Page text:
"Even the reindeer implores the grimy Finnish enchantress for aid for Gerda; it's a fairy tale in which everything helps the humble and openhearted, in which every creature, except the trolls and the Snow Queen, serves the principal of warmth in its own way. But the Finnish woman replies, in this story of women and animals and hardly a man, 'I can't give her any greater power than she already has. Don't you see how great it is? Don't you see how people and animals want to serve her, how she has come so far in the world in her bare feet?"
Deborah Eisenberg speaks (in Mirror, Mirror on the Wall) of how unsettling she found the fairy tale as a child:
"The febrile clarity and propulsion," she writes, "is accomplished at the expense of the reader's nerves. Especially taxing are the claims on the reader by both Kay and Gerda. Who has not, like Gerda, been exiled from the familiar comforts of one's world by the departure or defection of a beloved? And what child has not been confounded by the daily employment of impossible obstacles and challenges? Who has not been forced to accede to a longing that nothing but its object can allay? On the other hand, who has not experienced some measure or some element of Kay's despair? Who has not, at one time or another, been paralyzed and estranged as his appetite and affection for life leaches away? . . . Who has not, at least briefly, retreated into a shining hermetic fortress from which the rest of the world appears frozen and colorless? Who has not courted an annihilating involvement? Who has not mistaken intensity for significance? What devotee of art has not been denied art's blessing? And who, withholding sympathy from his unworthy self, has not been ennobled by the sympathy of a loving friend?"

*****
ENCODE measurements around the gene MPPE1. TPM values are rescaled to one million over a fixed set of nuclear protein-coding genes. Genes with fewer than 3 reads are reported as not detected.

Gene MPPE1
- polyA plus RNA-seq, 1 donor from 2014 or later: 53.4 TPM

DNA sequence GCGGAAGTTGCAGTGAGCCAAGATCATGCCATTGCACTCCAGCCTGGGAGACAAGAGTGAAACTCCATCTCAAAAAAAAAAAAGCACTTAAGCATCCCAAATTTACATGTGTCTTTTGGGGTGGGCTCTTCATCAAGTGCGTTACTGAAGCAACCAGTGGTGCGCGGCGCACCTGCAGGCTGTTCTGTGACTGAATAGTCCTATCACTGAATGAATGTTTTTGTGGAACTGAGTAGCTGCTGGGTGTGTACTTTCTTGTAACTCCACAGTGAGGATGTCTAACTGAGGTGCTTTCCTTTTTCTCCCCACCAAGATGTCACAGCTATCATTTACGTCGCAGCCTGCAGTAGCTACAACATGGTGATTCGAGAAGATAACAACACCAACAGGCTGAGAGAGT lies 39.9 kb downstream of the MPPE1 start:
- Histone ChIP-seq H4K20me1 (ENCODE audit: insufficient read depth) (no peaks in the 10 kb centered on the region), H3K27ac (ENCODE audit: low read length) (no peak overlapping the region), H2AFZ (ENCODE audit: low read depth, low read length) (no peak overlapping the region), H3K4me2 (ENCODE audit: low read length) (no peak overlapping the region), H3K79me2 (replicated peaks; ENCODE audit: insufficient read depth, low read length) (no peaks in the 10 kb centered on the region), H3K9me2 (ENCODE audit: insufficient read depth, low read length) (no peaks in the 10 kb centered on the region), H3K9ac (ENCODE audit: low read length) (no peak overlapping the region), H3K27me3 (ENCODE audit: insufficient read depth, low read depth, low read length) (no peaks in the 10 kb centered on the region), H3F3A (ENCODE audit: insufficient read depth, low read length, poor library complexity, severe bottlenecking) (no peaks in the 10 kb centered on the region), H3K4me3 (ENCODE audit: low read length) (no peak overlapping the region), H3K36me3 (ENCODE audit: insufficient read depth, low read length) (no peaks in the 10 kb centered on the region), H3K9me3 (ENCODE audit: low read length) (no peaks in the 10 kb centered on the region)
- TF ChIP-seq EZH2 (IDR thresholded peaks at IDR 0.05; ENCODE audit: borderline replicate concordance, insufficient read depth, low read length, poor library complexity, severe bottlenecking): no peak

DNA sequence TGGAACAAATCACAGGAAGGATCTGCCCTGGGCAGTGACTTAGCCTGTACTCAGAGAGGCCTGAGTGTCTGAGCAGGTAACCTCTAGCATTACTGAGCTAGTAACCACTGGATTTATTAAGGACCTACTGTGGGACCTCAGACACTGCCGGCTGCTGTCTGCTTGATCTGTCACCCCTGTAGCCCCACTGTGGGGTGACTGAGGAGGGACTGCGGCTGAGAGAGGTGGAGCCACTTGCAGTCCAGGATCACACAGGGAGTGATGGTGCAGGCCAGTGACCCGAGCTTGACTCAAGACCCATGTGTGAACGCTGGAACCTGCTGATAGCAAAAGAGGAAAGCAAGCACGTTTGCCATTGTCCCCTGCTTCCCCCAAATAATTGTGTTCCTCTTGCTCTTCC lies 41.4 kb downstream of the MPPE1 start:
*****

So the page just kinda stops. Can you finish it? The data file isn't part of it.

The art above is: "The Snow Queen" by Charles Robinson (1870-1937), "The Snow Queen" by P.J. Lynch, "The Snow Queen and Kay " by Kelley McMorris, "Kay and Gerda" and "The Snow Queen and Kay" by Vladyslav Yerko, "Gerda and the Crow" by Charles Robinson, "Gerda and the Reindeer" by Edmund Dulac (1882-1953), "Gerda and Kay" by P.J. Lynch, and "Gerda and the Reindeer" by Errol Le Cain (1941-1989).
Publication information: "The Snow Queen" first appeared in Becoming the Villainess, and was reprinted in the Journal of Mythic Arts. It is copyright c 2006 by Jeannine Hall Gailey, and all rights are reserved by the author. All poems posted in the Comments thread are the property of their authors, who likewise reserve all rights.